Creative Capitalism

People who make millions of dollars doing one thing often come to view themselves as being experts in subjects far afield from those in which they made their wealth. Because they have so much money, others tend to humor them and tell them they are brilliant in the hopes of currying favor, so they don’t get realistic feedback. (The same is true of best-selling authors.)

Thus, I was not optimistic when I received a link to a speech given by Bill Gates at Davos on “Creative Capitalism.”

I have to say I was extremely impressed by Gates’s speech. Not only do I think he is probably right, but it is also beautifully argued.


nancy

I just really don't understand the concept, the reasoning. Course, I majored in business but practiced in small welfare, then quit after 25 years. To me Bill was someone who took creativity from the lesser people and is giving it to the controllers of other large masses. Maybe this is my tiny myopic compounded with presbyopic view of corporate capitalism today as corporations are legal entities the same as a person is a legal entitiy. However, much of the public is coming to realize that the legal entity can appear in a court room next to you, but it has no heart and soul the same as you, no emotionality.

To me it's a type of reverse robinhood role with the booty of creativity mind power. Rich creative entity gives to poor creative entity > makes more rich creative entities. Something is not right.

IMportant notice : Men behind the curtains at those rich corporate entities should keep repeating to yourself.

Eventhough the phrase, "that's your baby" probably originated around some business meeting table

entity=?person in the eyes of living breathing things.

persons have more IDentity.

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Check the Facts!

I shouldn't really comment on this since I don't know much about economics. Don't get me wrong, I am all for not commenting if you don't know much about that area of knowledge. There is no substitute for knowing your stuff. Anyway, I remember that "the employees buy more Ford cars" is a myth. A little bit of googling gave me an article here in The New York Times. I quote:

The mythology around this story holds that Mr. Ford wanted to pay his workers enough so they could afford the products they were making.

In fact, that wasn't his original reasoning.

dani

I believe George Soros falls into your category Steven.

Salty

Smart people like Gates who create huge amount of wealth also create substantial amount of employment for the society. It makes sense for re-distributing wealth among needy causes after the amassment of wealth than not to create wealth in the first place and subsequently redistribute misery ,disease & poverty among the populace.
Smart people also do not squander away money easily. Hence money, spent by them for charitable causes, tends to be effective in outreaching the targeted beneficiaries.

student

I know it satisfies our populist feelings to believe that expertise in one topic does not imply greater knowledge in another, because it limits the demigod status of extraordinarily wealthy people.

However....on average, for a given problem (how to deal with a heart attack on a plane, how to fix a crashed hard drive, how to make a rudimentary airplane, how to divide an assymetrical pie equitably, how to pay my taxes, how to survive in a flood), I would choose the wealthy, educated person over the "Average Joe" to help me, if I were given no other information, and had to choose one. It's probable that educated people have better tools for problem-solving (whether the increased skill led to the increased education, or the other way around, I wouldn't know).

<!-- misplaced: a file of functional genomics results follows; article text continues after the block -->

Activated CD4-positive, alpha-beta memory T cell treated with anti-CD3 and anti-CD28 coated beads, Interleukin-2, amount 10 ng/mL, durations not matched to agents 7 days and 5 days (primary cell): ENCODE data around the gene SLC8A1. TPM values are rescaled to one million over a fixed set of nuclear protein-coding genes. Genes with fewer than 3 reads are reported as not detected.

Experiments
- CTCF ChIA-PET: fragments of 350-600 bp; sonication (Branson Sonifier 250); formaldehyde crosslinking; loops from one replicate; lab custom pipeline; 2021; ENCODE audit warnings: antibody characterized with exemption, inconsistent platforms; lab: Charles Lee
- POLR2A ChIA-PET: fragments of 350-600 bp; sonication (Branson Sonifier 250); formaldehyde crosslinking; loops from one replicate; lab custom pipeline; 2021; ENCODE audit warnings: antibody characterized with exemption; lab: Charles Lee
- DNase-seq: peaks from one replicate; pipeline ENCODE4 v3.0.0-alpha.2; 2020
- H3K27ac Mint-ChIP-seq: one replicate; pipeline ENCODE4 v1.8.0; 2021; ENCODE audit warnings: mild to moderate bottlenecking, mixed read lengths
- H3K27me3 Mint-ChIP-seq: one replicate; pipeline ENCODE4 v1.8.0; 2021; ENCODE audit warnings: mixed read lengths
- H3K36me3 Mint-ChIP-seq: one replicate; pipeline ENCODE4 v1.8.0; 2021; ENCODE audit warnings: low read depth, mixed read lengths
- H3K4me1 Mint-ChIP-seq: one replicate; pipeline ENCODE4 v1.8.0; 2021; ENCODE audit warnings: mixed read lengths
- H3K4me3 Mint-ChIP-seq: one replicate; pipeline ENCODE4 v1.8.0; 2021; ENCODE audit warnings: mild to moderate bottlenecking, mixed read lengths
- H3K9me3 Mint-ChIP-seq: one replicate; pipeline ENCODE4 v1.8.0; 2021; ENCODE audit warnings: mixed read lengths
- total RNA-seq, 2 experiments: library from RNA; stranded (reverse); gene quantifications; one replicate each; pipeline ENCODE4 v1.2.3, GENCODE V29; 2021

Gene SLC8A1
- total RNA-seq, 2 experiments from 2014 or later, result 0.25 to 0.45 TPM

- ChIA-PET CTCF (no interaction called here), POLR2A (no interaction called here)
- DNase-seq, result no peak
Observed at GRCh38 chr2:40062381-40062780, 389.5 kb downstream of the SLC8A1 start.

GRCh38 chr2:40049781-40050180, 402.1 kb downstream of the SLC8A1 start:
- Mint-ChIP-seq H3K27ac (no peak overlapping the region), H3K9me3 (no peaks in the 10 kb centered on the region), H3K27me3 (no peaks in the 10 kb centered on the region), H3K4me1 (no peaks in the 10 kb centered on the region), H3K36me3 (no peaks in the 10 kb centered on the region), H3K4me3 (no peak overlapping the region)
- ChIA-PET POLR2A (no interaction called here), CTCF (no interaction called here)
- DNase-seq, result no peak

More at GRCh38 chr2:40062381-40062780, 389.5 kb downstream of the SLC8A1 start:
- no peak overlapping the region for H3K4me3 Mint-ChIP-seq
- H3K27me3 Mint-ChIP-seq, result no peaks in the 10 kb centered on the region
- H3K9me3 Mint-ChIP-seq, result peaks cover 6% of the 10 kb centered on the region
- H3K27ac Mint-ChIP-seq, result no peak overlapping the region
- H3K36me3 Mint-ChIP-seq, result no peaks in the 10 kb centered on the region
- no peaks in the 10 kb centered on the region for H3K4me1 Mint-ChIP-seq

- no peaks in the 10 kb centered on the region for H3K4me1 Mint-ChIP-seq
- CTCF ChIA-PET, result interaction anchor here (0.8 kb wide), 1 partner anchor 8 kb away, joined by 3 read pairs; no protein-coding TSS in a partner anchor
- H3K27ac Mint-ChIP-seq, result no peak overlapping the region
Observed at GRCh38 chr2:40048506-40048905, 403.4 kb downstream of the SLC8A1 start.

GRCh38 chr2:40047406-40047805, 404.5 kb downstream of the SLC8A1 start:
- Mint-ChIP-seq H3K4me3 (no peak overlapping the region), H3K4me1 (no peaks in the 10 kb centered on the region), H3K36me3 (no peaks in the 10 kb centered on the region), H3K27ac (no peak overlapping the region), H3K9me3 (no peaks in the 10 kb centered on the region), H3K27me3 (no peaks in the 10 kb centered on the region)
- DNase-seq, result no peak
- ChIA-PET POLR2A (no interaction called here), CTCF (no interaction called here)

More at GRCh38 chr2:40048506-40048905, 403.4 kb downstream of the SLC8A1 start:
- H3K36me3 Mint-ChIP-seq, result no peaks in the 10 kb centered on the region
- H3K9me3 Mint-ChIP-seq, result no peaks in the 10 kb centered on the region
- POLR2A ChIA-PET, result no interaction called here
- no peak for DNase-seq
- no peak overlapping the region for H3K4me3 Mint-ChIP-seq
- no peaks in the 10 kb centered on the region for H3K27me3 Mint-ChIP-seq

It's true that my plumber could probably fix tons of non-plumbing problems that others couldn't, but all, things being the same, an extremely educated person who has proven a fierce intelligence in one aspect of life, is likely better equipped to solve other problems.

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John Dixon

It is fascinating what a gap there is between Gates's understanding of capitalism and the reality of capitalism as exemplified by the rise of Microsoft itself. Gates claims innovations have resulted from the free market and self-interested pursuit of profit:

The genius of capitalism lies in its ability to
make self-interest serve the wider interest. The
potential of a big financial return for innovation
unleashes a broad set of talented people in pursuit
of many different discoveries. This system driven by
self-interest is responsible for the great innovations
that have improved the lives of billions.

What Gates identifies here as the strength of capitalism is actually its weakness. Initially, there was NO "potential of a big financial return" in computer technology during its long development phase, which is why, contrary to Gates, free market capitalism alone would never have produced the computer revolution. Only after a long period of public investment by the US Government, mainly through the Pentagon; only after US taxpayers through military spending had made all the initial investments over decades and taken all the initial risks, did computer technology finally reach a point where it could be profitably marketed. Then public spending could be transformed into private gain. Yet Gates implies that it was the free market alone that gave birth to innovations like the personal computer. How convenient for his self-image. Then he becomes an entrepreneurial hero, instead of a late comer who benefited from being at the right place and the right time as public investment suddenly became ready for private exploitation.